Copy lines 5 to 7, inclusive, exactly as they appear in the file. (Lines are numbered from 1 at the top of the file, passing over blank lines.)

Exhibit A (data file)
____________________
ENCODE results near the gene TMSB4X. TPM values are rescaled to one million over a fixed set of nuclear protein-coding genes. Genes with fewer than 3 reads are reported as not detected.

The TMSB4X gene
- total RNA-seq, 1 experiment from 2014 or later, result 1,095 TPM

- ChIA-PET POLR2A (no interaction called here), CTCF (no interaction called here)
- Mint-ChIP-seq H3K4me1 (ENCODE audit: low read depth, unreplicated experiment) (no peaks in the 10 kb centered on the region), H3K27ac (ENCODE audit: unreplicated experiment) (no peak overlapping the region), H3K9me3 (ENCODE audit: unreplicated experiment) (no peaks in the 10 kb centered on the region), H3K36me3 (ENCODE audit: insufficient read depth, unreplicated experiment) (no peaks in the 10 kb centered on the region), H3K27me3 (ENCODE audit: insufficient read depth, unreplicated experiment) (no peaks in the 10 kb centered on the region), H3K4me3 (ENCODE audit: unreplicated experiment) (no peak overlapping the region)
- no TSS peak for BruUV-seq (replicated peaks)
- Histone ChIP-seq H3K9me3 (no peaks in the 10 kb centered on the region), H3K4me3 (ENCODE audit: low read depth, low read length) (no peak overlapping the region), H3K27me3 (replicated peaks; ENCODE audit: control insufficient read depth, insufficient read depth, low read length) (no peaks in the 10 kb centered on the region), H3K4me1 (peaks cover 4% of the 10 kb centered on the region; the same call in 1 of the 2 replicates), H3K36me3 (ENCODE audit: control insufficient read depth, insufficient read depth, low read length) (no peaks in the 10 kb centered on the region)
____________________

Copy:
- Mint-ChIP-seq H3K4me1 (ENCODE audit: low read depth, unreplicated experiment) (no peaks in the 10 kb centered on the region), H3K27ac (ENCODE audit: unreplicated experiment) (no peak overlapping the region), H3K9me3 (ENCODE audit: unreplicated experiment) (no peaks in the 10 kb centered on the region), H3K36me3 (ENCODE audit: insufficient read depth, unreplicated experiment) (no peaks in the 10 kb centered on the region), H3K27me3 (ENCODE audit: insufficient read depth, unreplicated experiment) (no peaks in the 10 kb centered on the region), H3K4me3 (ENCODE audit: unreplicated experiment) (no peak overlapping the region)
- no TSS peak for BruUV-seq (replicated peaks)
- Histone ChIP-seq H3K9me3 (no peaks in the 10 kb centered on the region), H3K4me3 (ENCODE audit: low read depth, low read length) (no peak overlapping the region), H3K27me3 (replicated peaks; ENCODE audit: control insufficient read depth, insufficient read depth, low read length) (no peaks in the 10 kb centered on the region), H3K4me1 (peaks cover 4% of the 10 kb centered on the region; the same call in 1 of the 2 replicates), H3K36me3 (ENCODE audit: control insufficient read depth, insufficient read depth, low read length) (no peaks in the 10 kb centered on the region)